The simplest approach here is to eliminate those mechanisms which serve to generate the theory. The mechanism in this case is very simple – competitive bidding for the use of the land. If we eliminate this mechanism, we will presumably eliminate the result.

This is immediately suggestive of a policy for eliminating ghettos, which would presumably supplant competitive bidding with a socially controlled urban land market and socialised control of the housing sector.

If we regard the total housing stock of an urban area as a social (as opposed to a private) good, then obviously the community has already paid for the old housing.

We have an enormous quantity of social capital locked up in the housing stock, but in a private market system for land and housing, the value of the housing is not always measured in terms of its use as shelter and residence, but in terms of the amount received in market exchange, which may be affected by external factors such as speculation.

Uranium became a resource with technological advances in nuclear physics, and people become resources when they are forced to sell their labour on the market in order to survive.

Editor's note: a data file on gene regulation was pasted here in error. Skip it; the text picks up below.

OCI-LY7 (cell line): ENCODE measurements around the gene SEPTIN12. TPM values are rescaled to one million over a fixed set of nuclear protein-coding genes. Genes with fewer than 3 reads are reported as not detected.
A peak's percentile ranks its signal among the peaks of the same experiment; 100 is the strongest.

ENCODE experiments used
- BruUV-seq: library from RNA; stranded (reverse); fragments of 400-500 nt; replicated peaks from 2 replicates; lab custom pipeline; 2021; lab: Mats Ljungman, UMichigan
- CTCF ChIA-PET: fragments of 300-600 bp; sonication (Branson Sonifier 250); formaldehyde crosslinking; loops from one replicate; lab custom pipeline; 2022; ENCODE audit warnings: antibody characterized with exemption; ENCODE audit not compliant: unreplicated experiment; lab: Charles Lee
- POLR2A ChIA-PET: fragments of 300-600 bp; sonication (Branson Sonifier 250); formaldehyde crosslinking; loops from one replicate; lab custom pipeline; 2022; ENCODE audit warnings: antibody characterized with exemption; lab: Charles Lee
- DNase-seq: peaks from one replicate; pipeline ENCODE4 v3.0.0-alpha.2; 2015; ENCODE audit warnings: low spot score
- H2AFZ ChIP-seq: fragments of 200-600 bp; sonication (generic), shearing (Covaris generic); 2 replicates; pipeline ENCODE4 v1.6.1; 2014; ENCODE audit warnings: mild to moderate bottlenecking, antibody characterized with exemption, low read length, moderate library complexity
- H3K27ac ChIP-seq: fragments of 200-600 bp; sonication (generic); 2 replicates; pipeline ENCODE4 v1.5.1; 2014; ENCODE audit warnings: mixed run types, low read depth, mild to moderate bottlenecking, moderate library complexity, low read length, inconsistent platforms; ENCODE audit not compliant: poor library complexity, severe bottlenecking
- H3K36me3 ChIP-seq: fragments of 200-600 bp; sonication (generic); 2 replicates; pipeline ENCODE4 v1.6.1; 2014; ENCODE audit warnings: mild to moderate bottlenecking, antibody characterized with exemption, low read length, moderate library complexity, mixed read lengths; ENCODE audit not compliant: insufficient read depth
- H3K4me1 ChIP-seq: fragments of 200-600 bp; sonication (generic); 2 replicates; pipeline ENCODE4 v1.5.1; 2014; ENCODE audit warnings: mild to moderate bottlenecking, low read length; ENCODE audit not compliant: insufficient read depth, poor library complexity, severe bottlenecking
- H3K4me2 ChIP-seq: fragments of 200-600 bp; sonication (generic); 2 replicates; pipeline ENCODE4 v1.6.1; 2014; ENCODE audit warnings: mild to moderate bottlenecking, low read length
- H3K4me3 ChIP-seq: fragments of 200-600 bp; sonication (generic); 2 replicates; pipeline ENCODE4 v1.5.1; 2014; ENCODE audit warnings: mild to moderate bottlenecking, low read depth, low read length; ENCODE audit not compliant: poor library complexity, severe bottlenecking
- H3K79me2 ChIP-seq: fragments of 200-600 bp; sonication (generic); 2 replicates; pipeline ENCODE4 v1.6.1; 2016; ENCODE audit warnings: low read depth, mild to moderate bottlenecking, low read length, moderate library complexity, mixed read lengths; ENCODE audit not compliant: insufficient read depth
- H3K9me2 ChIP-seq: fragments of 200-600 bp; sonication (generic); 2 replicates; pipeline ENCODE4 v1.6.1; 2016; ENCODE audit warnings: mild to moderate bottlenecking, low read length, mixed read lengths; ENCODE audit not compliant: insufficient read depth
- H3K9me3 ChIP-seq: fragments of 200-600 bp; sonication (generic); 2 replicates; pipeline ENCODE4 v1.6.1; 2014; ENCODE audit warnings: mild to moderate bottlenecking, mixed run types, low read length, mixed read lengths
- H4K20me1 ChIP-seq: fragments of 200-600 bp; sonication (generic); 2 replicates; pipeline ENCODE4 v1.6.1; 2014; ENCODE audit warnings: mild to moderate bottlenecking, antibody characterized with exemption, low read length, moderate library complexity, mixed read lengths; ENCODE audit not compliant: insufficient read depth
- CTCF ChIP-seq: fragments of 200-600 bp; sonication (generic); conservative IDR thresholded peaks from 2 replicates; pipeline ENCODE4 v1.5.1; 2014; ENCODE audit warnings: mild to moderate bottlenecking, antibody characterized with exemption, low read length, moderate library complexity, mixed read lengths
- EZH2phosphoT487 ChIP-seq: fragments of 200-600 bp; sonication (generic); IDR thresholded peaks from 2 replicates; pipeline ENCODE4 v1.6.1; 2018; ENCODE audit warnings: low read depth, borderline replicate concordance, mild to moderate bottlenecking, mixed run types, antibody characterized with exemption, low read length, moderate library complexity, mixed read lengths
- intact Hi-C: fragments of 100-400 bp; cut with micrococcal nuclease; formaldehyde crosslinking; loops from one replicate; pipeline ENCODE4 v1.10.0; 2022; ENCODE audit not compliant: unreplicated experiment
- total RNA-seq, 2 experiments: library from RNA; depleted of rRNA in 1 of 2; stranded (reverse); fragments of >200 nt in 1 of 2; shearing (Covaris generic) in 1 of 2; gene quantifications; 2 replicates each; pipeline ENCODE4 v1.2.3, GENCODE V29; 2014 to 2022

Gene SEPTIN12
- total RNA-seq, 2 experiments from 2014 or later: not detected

If we ‘urban renew’, we merely move the poverty around; if we don’t, we merely sit by and watch decay.

Although all serious analysts concede the seriousness of the ghetto problem, few call into question the forces which rule the very heart of our economic system.

Thus we discuss everything except the basic characteristics of a capitalist market economy.

They eventually lead us to discover that capitalist solutions provide no foundation for dealing with deteriorated social conditions.

In fact, mapping even more evidence of man’s patent inhumanity to man is counter-revolutionary in the sense that it allows the bleeding-heart liberal in us to pretend we are contributing to a solution when in fact we are not.

China compensated for a substantial decline in its export trade after 2008, following the collapse of consumer demand in the USA, by a state-led strategy of forcing surplus capital and labour into huge urbanisation and physical infrastructure projects. These allowed China to maintain relatively high rates of growth after 2009 while the rest of the world floundered.